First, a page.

PROJECTED ACCRUAL: A total of 560 patients will be accrued for this study within 4 years.

Phase 2
Phase 3
Allocation: Randomized
Primary Purpose: Treatment
  • Leukemia
  • Lymphoma
  • Myelodysplastic Syndromes
  • Biological: filgrastim
  • Drug: cyclophosphamide
  • Drug: cyclosporine
  • Drug: cytarabine
  • Drug: methotrexate
  • Drug: methylprednisolone
  • Procedure: allogeneic bone marrow transplantation
  • Procedure: in vitro-treated bone marrow transplantation
  • Radiation: radiation therapy
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*   Includes publications given by the data provider as well as publications identified by Identifier (NCT Number) in Medline.
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February 2005
February 2005   (Final data collection date for primary outcome measure)

DISEASE CHARACTERISTICS: Pathologically confirmed acute myeloid leukemia Not in first complete remission with translocations t(8;21) unless failed first line induction therapy Not in first complete remission with translocations t(15;17) or 16q abnormality unless: Failed first line induction therapy OR Molecular evidence of disease Pathologically confirmed acute lymphoblastic lymphoma (ALL) Not in first complete remission OR High risk ALL in first complete remission defined as: Hypodiploidy OR Pseudodiploidy with translocations t(9,22), t(4;11), or t(8;14) OR Elevated WBC at presentation Greater than 100,000/mm3 if 6-12 months old Greater than 50,000/mm3 if 10-20 years old Greater than 20,000/mm3 if 21 or over OR Failed to achieve complete remission after 4 weeks of induction therapy Pathologically confirmed chronic myelogenous leukemia (CML) not in blast crisis Pathologically confirmed undifferentiated leukemia or biphenotypic leukemia Pathologically confirmed juvenile CML with or without either 7q- or infantile monosomy 7 Leukocytosis with absolute monocytosis greater than 450 microliters AND Immature myeloid cells in peripheral blood circulation Less than 25% marrow blasts Myelodysplastic syndromes: Refractory anemia (RA) RA with ringed sideroblasts RA with excess blasts (RAEB) RAEB in transformation Chronic myelomonocytic leukemia Pathologically confirmed stage IV lymphoblastic lymphoma No active CNS or skin leukemic involvement No consenting suitably HLA-matched related donor available Consenting unrelated donor available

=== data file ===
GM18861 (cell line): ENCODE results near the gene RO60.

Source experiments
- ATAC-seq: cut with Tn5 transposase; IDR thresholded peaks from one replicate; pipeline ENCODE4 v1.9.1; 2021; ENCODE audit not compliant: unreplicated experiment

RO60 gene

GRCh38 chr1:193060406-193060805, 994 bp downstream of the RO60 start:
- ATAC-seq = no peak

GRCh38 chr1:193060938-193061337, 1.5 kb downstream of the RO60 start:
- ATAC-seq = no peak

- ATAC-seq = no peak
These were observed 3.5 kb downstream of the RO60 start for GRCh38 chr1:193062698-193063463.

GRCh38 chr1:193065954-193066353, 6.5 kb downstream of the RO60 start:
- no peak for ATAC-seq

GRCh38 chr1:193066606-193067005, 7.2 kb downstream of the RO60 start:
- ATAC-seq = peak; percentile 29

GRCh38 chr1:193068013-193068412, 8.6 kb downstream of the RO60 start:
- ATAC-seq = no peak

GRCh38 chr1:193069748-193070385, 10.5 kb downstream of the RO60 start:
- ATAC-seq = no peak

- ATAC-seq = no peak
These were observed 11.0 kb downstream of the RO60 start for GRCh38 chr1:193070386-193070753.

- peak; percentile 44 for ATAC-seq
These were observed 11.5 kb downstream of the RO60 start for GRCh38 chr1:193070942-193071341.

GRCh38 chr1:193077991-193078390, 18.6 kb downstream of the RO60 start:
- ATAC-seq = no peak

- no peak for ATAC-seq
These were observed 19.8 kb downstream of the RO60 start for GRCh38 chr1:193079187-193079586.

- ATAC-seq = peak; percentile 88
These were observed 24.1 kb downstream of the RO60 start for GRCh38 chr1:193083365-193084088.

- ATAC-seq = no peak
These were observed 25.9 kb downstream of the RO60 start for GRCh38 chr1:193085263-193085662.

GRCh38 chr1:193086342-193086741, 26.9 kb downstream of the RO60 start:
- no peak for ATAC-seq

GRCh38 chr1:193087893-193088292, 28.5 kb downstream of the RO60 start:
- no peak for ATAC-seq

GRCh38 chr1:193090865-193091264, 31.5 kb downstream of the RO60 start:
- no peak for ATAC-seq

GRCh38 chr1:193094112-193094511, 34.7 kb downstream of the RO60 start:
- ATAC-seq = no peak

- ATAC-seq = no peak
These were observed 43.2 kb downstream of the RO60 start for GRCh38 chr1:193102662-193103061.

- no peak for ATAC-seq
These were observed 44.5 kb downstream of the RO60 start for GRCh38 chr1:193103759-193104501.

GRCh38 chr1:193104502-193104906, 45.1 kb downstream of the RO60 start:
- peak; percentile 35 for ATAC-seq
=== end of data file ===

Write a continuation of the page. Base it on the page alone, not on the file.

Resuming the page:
PATIENT CHARACTERISTICS: Age: 55 and under Performance status: Karnofsky 70-100% OR Lansky 60-100% Life expectancy: Not specified Hematopoietic: See Disease Characteristics Hepatic: Bilirubin less than 2.5 mg/dL SGOT less than 3 times upper limit of normal Renal: Creatinine within normal range OR Creatinine clearance greater than 60 mL/min Cardiovascular: Asymptomatic OR Left ventricular ejection fraction at rest greater than 40% and improves with exercise Pulmonary: Asymptomatic OR DLCO greater than 45% Other: Not pregnant or lactating HIV negative No uncontrolled viral, bacterial, or fungal infection

PRIOR CONCURRENT THERAPY: Biologic therapy: No prior autologous or allogeneic bone marrow transplant Chemotherapy: See Disease Characteristics Endocrine therapy: Not specified Radiotherapy: No concurrent mediastinal radiation No prior radiation therapy that would preclude total body irradiation Surgery: Not specified

Sexes Eligible for Study: All
up to 55 Years   (Child, Adult)
Contact information is only displayed when the study is recruiting subjects
United States
P30CA016059 ( U.S. NIH Grant/Contract )
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Saul Yanovich, MD, Virginia Commonwealth University/Massey Cancer Center
Virginia Commonwealth University
National Cancer Institute (NCI)
Study Chair: Lee Ann Jensen, PhD National Heart, Lung, and Blood Institute (NHLBI)
Virginia Commonwealth University
February 2010

ICMJE     Data element required by the International Committee of Medical Journal Editors and the World Health Organization ICTRP